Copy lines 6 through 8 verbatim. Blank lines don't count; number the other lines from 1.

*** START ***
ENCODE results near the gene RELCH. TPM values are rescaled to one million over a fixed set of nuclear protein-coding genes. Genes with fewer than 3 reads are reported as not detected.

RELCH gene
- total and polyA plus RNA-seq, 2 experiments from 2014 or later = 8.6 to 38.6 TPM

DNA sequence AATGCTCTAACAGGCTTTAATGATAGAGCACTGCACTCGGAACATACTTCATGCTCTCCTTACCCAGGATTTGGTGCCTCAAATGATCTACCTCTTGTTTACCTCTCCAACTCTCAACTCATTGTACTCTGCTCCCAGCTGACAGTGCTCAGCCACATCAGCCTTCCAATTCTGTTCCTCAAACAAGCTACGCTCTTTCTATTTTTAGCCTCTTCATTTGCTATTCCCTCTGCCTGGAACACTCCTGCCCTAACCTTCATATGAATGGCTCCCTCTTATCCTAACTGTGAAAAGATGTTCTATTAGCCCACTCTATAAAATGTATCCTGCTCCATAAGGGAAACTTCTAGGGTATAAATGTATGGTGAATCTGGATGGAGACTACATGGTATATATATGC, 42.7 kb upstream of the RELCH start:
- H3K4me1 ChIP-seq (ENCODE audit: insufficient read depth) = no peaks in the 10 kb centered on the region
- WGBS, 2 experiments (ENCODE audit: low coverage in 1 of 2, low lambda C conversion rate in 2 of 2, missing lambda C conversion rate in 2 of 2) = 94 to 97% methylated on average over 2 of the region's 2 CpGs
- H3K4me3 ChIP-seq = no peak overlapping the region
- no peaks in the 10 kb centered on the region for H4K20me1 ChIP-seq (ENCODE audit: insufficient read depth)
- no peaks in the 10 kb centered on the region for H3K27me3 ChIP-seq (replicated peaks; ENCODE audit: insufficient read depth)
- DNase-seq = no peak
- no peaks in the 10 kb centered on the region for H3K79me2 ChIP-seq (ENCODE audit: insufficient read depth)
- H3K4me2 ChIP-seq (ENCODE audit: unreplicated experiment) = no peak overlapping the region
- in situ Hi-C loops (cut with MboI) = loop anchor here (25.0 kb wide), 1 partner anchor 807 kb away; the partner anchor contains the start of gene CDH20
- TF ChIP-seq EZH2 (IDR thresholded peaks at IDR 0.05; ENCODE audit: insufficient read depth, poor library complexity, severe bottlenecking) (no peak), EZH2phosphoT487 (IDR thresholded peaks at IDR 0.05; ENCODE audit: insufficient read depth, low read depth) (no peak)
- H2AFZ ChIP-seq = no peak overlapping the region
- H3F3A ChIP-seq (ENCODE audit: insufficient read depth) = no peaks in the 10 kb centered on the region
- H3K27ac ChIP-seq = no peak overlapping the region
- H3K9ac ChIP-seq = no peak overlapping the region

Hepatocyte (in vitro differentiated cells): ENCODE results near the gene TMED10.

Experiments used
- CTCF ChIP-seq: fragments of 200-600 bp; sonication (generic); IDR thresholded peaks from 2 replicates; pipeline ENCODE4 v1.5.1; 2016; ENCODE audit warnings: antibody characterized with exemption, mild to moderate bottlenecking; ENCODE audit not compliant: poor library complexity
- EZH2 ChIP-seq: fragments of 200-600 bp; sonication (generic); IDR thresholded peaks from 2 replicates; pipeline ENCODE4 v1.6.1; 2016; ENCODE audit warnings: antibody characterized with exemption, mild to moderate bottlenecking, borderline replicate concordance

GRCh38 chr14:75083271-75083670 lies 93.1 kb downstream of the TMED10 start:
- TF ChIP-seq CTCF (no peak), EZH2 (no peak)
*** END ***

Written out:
- WGBS, 2 experiments (ENCODE audit: low coverage in 1 of 2, low lambda C conversion rate in 2 of 2, missing lambda C conversion rate in 2 of 2) = 94 to 97% methylated on average over 2 of the region's 2 CpGs
- H3K4me3 ChIP-seq = no peak overlapping the region
- no peaks in the 10 kb centered on the region for H4K20me1 ChIP-seq (ENCODE audit: insufficient read depth)